"So, look in any of the magazines. Bodybuilders keep their hair very short," Dan said.

Dan tossed an issue of "Iron Man" magazine over to Brad. Brad leafed through the pages of the muscle-mag. He had to admit: every man in the issue had short-cropped hair: Dusty Handshaw with his mohawk, Brandon Beckrich with his crewcut, and big dudes like Ben Pakulski who shaved their heads completely. There was no one in the issue who had hair as long as Brad's.

"Competitive bodybuilders keep their hair very short," Dan explained. "It makes their bodies look bigger in comparison."

"Seems like a cheap parlor trick," Brad said.

"Bodybuilding competitions are all about looks," Dan shrugged. "It's all about who looks biggest on stage. Anything you can do to make yourself look bigger will help you. If you want my advice, I say you ditch that longhair look."

Brad had never considered his hair "long"; the hair on the sides of his head didn't even touch his ears. But Dan raised a good point: the other guys on stage, in general, had shorter hair. After talking it over with Dan for a while, Brad slowly realized that by having such long hair, he was really just handicapping himself.

"You're not doing yourself any favors by keeping that long hair, Brad," Dan said. "It's all about who looks the most masculine on stage. I think that long hair has to go, buddy, if you want to seriously compete."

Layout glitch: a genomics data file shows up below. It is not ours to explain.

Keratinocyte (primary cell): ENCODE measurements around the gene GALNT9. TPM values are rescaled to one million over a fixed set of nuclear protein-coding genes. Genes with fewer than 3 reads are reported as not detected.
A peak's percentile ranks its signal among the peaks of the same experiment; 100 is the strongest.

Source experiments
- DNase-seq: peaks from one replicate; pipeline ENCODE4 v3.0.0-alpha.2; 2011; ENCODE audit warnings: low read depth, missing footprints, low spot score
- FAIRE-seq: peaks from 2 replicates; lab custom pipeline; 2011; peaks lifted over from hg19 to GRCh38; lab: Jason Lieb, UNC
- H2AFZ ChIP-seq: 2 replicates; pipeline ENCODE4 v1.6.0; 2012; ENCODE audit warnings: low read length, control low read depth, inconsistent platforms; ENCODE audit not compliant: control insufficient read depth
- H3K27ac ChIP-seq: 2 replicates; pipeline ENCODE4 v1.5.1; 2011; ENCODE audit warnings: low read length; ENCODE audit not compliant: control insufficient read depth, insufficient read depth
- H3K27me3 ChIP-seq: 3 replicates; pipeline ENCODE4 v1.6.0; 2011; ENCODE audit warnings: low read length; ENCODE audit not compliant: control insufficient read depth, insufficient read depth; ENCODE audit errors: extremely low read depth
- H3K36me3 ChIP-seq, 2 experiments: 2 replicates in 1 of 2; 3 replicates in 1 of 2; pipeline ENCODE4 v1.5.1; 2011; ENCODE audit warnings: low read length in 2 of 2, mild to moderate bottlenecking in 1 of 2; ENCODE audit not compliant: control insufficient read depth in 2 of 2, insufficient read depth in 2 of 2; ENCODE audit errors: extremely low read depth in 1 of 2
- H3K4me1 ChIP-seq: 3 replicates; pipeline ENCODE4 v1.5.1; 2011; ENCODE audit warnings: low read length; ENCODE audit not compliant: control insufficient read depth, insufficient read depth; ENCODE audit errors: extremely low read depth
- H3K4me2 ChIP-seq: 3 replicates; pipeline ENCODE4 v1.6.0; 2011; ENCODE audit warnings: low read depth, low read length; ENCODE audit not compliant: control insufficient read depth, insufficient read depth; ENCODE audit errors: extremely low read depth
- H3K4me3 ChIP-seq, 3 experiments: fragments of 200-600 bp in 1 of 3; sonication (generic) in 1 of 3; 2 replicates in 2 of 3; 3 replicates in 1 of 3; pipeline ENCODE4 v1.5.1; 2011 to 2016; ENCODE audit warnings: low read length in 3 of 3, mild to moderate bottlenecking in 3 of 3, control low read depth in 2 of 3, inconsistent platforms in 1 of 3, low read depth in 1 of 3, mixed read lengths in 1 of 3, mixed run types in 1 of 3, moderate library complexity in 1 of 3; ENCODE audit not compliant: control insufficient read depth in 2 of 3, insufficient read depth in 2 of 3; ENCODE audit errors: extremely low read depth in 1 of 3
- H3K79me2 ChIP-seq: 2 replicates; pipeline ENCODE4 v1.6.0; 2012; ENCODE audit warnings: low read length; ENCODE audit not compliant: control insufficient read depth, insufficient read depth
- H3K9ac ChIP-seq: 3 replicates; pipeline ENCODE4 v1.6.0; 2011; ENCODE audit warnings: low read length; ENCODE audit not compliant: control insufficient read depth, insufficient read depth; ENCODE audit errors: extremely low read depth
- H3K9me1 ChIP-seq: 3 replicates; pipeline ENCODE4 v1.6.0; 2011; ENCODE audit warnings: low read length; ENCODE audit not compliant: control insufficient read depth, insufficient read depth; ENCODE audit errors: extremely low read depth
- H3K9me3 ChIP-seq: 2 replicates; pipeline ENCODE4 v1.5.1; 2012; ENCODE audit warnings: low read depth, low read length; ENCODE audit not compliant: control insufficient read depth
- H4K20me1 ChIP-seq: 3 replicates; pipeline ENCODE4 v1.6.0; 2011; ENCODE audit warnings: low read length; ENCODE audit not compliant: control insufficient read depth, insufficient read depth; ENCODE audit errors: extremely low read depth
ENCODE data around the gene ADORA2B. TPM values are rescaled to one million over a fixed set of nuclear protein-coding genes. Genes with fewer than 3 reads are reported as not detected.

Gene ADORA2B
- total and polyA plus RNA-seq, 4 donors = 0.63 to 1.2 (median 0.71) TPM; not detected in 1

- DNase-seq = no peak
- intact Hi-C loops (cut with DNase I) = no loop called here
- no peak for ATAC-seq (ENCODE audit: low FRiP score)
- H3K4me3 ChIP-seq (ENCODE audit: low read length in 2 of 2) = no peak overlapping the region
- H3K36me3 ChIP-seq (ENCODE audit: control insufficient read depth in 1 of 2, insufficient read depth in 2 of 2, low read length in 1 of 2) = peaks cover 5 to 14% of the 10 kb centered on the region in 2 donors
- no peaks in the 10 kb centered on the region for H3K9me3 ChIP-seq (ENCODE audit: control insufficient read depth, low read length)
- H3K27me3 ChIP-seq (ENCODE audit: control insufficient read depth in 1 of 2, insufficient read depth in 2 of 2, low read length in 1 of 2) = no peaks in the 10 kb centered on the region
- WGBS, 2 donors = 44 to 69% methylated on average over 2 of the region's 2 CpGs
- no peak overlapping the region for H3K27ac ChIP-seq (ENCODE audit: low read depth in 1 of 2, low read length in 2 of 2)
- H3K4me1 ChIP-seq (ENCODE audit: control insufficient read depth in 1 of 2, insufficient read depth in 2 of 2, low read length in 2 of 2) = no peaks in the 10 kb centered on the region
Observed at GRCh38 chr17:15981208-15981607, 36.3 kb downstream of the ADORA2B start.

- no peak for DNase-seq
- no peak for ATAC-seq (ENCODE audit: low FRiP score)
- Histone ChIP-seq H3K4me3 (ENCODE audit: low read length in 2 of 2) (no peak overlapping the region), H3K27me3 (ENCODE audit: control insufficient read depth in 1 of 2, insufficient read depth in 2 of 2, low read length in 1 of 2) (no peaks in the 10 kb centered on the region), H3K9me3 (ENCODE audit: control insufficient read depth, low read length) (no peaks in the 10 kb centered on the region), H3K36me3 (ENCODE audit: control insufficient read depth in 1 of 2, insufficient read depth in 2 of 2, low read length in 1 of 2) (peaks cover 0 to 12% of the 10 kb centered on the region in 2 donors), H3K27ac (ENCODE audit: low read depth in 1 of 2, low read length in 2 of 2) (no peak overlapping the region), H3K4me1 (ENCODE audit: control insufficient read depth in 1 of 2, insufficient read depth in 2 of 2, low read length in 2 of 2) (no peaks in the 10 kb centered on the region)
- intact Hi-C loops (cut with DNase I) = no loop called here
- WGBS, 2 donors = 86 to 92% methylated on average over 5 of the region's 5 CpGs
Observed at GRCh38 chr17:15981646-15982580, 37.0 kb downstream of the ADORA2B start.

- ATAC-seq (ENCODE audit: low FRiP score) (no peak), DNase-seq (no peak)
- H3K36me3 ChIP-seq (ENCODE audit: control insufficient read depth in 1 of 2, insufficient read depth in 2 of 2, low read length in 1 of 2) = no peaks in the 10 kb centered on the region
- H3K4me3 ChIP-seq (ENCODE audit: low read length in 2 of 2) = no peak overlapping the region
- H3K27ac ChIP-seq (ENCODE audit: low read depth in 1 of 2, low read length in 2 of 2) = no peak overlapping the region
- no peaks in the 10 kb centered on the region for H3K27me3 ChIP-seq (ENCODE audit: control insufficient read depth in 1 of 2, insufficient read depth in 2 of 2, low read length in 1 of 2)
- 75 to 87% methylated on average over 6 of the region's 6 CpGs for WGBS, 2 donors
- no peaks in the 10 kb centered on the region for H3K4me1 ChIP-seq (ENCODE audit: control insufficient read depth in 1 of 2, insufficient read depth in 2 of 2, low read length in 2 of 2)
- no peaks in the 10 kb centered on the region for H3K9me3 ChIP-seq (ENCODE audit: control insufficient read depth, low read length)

"I guess I better go to the barber," Brad replied, glancing back down at the magazine.

"You should ask for a crew cut," Dan suggested. "It's the style I get."

Brad looked at Dan's crew cut style, with its short back and sides, and the longer top. It did look good on Dan. He nodded.

That Saturday, Brad went to the barber shop, and nervously asked for the crew cut. The barber wetted down Brad's hair. Then he trimmed Brad's hair with scissors, cutting off what felt like several inches of hair. Big chunks of Brad's sandy brown hair fell to the floor and onto his cape-covered lap.

Then the barber took out a pair of clippers, pushing Brad's head down. The clippers felt so strange as they traveled up the back of Brad's head. Then the barber buzzed off most of the hair on the sides, too, pushing Brad's ears down to get it all off. Finally, he used a straight razor and shaving cream to square up the back.

When Brad was at last allowed to look in the shop's mirror, he could see that the barber had cut his hair exactly as specified: longer on the top, shorter on the back and sides, in a typical crew cut. It looked good on him, and the barber even said it complimented his square face. The haircut only cost Brad $8.00. Brad's head felt lighter on the way out of the shop. It was a strange sensation. Even stranger was the feeling of the wind on his shorn head.

At home, admiring his new 'do in the bathroom mirror, Brad decided the short back and sides looked really good on him, and he resolved to keep the look.

Even better: at his next bodybuilding competition, Brad placed third in the middleweight class. He won a bronze medal! The win attracted a lot of attention locally. The regional newspaper even asked him for an interview. When the journalist asked him what preparation he did, Brad mentioned the workouts and the diet, and his sheer determination to compete. But secretly, he knew the haircut had helped.

To be continued...